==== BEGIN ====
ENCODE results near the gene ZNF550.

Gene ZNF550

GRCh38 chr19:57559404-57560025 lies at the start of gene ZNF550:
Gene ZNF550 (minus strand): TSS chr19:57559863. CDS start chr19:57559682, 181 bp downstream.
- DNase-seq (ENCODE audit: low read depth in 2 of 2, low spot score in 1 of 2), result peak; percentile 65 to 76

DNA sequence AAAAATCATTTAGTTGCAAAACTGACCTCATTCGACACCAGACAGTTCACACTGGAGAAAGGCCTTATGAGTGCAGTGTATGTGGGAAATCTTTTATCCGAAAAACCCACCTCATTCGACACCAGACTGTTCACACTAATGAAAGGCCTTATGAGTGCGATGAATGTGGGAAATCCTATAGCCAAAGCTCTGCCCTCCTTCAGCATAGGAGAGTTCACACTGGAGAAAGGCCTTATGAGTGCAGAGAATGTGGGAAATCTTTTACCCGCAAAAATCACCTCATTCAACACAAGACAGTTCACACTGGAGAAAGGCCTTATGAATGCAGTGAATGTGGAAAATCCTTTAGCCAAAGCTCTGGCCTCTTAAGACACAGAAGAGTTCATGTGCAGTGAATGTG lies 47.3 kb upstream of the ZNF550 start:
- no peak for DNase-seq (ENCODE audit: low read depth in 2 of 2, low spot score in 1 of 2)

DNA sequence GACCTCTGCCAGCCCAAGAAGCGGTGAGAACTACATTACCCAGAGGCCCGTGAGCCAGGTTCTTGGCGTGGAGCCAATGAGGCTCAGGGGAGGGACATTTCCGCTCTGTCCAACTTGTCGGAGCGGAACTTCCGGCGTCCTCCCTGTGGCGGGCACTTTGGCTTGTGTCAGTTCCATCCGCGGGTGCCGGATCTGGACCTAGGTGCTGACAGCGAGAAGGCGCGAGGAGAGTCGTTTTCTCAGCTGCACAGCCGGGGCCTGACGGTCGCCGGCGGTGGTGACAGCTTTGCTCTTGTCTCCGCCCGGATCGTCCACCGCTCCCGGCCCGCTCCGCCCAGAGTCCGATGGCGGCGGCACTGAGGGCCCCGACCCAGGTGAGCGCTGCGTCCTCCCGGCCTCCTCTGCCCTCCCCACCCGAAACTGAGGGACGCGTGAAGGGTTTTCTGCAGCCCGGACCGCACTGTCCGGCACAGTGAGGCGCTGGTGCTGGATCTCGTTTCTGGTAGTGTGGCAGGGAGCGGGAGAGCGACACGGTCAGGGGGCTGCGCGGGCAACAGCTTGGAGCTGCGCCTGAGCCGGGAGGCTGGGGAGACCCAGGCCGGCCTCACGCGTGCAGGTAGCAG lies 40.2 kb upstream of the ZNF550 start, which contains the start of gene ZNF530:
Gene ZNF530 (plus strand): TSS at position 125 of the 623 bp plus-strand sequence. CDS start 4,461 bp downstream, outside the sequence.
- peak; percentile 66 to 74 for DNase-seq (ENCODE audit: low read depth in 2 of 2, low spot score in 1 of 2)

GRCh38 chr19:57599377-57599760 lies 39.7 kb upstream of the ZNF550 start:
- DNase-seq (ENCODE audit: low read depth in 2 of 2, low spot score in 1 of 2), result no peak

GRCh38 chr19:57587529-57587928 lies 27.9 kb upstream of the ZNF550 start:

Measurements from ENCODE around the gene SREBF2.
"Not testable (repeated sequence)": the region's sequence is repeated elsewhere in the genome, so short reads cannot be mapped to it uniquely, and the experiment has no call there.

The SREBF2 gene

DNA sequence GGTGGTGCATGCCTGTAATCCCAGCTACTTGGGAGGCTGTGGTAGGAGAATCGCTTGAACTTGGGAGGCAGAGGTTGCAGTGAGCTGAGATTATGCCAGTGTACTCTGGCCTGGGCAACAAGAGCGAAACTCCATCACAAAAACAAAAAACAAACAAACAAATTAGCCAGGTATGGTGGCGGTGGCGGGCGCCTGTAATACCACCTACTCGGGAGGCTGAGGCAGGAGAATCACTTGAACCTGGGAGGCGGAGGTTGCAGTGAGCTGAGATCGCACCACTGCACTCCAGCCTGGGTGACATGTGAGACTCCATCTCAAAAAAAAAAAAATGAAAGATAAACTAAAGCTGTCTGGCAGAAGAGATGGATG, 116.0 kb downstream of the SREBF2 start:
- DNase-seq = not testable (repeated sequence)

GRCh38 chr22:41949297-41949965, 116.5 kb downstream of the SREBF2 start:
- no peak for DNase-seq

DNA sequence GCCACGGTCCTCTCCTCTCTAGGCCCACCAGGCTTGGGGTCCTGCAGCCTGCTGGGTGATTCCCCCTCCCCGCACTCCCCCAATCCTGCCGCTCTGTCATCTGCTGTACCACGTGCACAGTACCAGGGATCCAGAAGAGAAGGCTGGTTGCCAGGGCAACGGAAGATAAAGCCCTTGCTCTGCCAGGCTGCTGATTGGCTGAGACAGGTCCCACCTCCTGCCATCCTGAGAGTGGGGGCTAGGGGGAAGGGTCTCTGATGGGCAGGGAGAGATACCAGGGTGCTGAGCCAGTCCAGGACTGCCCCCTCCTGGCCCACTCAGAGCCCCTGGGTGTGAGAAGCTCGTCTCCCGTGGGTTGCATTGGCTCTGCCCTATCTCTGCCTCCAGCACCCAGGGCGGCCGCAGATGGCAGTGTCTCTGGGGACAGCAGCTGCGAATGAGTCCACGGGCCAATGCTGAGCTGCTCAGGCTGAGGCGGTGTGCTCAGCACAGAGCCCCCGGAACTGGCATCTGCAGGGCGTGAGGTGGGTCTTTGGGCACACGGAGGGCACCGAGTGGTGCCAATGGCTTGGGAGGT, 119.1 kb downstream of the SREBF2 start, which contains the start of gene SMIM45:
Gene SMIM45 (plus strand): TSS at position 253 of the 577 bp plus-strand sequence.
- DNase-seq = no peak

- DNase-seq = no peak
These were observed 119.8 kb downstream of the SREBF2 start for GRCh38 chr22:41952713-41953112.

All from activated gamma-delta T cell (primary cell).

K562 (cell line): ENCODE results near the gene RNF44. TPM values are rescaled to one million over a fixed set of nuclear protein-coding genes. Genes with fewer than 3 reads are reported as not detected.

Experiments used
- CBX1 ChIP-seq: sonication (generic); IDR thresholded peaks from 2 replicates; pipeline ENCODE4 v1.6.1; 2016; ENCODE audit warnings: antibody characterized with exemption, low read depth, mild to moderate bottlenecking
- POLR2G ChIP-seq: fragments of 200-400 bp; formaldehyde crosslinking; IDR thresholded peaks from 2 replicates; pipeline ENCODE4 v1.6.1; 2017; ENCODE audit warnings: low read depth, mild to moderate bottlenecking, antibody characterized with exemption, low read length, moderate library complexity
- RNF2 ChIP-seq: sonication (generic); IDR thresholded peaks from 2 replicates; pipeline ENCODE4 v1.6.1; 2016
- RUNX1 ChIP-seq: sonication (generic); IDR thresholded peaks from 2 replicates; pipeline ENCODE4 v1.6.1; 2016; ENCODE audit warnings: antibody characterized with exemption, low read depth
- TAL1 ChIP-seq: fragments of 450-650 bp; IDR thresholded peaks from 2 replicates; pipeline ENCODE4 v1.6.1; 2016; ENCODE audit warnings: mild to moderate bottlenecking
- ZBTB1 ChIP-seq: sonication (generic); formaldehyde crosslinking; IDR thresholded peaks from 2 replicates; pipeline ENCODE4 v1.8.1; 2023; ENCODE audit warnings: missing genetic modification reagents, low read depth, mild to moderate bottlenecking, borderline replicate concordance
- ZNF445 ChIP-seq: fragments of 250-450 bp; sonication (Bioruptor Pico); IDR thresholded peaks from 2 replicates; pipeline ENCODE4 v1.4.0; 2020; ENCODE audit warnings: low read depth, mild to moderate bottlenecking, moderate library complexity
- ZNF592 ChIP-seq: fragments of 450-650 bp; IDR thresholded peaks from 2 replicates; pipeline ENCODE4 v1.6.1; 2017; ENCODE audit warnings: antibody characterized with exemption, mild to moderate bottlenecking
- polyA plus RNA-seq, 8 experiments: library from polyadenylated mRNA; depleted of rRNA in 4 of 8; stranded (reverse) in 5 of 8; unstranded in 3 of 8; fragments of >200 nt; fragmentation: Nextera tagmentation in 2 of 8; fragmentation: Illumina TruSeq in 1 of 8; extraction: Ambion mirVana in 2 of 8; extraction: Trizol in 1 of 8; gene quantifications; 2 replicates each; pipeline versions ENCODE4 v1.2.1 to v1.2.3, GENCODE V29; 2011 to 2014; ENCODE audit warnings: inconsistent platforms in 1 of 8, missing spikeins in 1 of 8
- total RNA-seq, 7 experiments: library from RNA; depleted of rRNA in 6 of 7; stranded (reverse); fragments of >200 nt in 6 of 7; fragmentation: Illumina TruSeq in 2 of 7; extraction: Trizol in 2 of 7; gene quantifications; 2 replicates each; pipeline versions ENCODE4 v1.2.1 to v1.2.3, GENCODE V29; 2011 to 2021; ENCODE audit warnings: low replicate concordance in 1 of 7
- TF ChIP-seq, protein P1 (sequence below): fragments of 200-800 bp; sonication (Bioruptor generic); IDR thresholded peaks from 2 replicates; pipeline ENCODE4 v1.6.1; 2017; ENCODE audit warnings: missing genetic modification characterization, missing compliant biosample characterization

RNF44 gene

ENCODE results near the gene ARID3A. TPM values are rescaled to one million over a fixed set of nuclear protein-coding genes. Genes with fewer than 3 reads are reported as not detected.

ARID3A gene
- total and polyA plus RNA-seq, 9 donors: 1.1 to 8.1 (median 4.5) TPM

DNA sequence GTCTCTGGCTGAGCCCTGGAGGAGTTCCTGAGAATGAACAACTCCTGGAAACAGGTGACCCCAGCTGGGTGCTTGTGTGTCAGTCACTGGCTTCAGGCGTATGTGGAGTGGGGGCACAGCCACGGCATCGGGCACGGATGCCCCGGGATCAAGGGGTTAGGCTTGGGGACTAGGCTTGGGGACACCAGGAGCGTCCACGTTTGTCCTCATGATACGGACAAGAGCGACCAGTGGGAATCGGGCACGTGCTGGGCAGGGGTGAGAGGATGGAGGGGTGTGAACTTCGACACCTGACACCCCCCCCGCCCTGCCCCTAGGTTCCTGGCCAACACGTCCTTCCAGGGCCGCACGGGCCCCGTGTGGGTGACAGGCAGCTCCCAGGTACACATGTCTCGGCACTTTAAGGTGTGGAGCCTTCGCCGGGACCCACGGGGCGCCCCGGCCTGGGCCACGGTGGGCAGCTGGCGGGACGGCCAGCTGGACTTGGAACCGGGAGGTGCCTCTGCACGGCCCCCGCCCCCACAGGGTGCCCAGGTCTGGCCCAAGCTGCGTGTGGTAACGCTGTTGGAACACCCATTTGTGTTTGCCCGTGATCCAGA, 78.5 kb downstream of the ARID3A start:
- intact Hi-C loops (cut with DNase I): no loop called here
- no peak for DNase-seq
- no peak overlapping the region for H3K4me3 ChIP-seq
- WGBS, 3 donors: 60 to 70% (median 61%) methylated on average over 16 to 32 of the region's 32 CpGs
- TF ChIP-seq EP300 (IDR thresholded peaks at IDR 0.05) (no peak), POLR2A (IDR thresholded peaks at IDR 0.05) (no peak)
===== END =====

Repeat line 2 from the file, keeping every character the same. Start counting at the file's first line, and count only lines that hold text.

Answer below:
Gene ZNF550